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Milwaukee's Daily Magazine for Thursday, July 31, 2014

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In Arts & Entertainment

Kumail Nanjiani hits the Turner Hall Ballroom stage Tuesday, June 17.

Geeking out with comedian Kumail Nanjiani


Comedian Kumail Nanjiani is having what some would call a moment.

The Pakistani-born comedian has built up his resume over the past several years, appearing on Collegehumor.com, "Adventure Time," "Portlandia," "Franklin & Bash" and countless podcasts discussing even more countless nerdy pop cultural topics. He also appeared briefly in last year's coming-of-age film "The Kings of Summer," stealing a scene as a Chinese delivery man.

The breakout, however, has seemingly begun. Nanjiani released a Comedy Central special, "Beta Male," last summer. He – along with co-star Martin Starr – made critics laugh on HBO's new comedy "Silicon Valley," and while season one of that just wrapped, he also has a new show, "The Meltdown with Jonah and Kumail," premiering on Comedy Central next month.

The next stop on his climb to comedy fame, however, is the Turner Hall Ballroom, where he'll perform Tuesday, June 17. Before then, OnMilwaukee.com got a chance to chat with the comedian about "Silicon Valley," crafting a crucial d*ck joke, his love of "The X-Files" and his abusive relationship with "Game of Thrones."

OnMilwaukee.com: You recently premiered a new podcast, "The X-Files Files," correct?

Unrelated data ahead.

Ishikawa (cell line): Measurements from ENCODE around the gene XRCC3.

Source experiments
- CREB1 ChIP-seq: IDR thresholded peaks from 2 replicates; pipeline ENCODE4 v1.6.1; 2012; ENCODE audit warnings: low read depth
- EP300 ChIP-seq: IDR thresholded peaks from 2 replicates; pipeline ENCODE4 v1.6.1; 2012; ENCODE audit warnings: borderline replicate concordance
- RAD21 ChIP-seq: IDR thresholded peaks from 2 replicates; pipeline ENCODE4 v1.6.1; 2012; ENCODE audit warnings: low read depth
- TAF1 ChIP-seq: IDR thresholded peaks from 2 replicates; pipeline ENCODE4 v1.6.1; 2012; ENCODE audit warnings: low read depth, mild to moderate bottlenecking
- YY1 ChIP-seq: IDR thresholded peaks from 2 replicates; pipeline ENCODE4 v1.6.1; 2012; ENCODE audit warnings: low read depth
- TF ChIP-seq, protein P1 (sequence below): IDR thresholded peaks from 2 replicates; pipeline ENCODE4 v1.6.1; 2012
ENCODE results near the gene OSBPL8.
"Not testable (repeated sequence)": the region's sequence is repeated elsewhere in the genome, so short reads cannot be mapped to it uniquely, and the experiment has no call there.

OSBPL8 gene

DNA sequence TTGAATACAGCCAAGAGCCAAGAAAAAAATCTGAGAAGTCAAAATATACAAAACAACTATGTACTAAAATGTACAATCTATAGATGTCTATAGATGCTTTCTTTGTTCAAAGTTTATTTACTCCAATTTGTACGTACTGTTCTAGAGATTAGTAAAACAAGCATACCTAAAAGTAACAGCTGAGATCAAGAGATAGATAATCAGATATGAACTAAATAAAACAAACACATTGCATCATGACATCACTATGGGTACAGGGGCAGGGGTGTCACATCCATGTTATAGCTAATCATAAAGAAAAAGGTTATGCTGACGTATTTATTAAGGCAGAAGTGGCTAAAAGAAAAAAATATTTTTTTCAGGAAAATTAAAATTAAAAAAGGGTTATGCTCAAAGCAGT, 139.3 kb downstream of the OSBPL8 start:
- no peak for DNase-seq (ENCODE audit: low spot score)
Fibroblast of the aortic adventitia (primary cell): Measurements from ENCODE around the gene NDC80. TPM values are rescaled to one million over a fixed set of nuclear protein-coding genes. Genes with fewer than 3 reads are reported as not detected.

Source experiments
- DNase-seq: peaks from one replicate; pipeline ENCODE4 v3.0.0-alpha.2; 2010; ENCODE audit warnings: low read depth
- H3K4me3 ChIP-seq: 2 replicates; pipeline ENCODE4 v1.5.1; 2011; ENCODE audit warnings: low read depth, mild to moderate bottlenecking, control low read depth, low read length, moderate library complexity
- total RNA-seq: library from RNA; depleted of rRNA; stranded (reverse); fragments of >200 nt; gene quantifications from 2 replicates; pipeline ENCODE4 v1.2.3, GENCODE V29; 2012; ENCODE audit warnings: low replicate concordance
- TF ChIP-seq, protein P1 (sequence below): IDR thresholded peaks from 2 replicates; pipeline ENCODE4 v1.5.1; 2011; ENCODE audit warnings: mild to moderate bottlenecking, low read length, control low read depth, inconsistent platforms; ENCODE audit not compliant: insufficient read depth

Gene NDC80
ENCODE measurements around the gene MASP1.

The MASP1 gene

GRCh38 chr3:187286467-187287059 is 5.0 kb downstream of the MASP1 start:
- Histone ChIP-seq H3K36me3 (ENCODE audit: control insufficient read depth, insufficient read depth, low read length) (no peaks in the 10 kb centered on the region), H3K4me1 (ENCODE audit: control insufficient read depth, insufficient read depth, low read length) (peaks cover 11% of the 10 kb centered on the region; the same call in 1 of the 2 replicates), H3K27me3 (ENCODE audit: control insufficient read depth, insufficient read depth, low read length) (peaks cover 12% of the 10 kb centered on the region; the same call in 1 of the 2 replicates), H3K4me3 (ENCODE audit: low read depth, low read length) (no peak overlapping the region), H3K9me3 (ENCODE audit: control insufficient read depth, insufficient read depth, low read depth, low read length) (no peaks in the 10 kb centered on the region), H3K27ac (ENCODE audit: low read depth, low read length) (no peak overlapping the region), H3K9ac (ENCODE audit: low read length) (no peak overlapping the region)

Kumail Nanjiani: Yeah, it's for almost … nobody.

OMC: Were you a big fan of the show way back when it was still on air, or did you pick up on it later?

KN: No, I've been a fan since it first started. Honestly, this is going to sound very scary, but this is the fourth time I'm rewatching the show.

OMC: Oh wow.

KN: Yeah, it's sort of a scary thing to tell people about yourself. (laughs) But it'll make sense – I'm not crazy ­– I watched it when it was on, then I rewatched it right after college with my roommates who'd never seen it. Then the woman I'm married to, I had to get her into it, so I watched it with her. And now, I'm just watching it because, you know, I love the show.

OMC: Are you glistening new things from it even a fourth time through?

KN: It's been interesting. The first time I watched it, I was just blown away. The second time, I really identified with Mulder as a character, like I was Mulder while I was watching it. The third time, I was Scully! I thought her character was a lot more interesting. In a way, she had a lot more at stake because she's religious, and she has faith in one aspect of her life but not in the other. So I was Scully.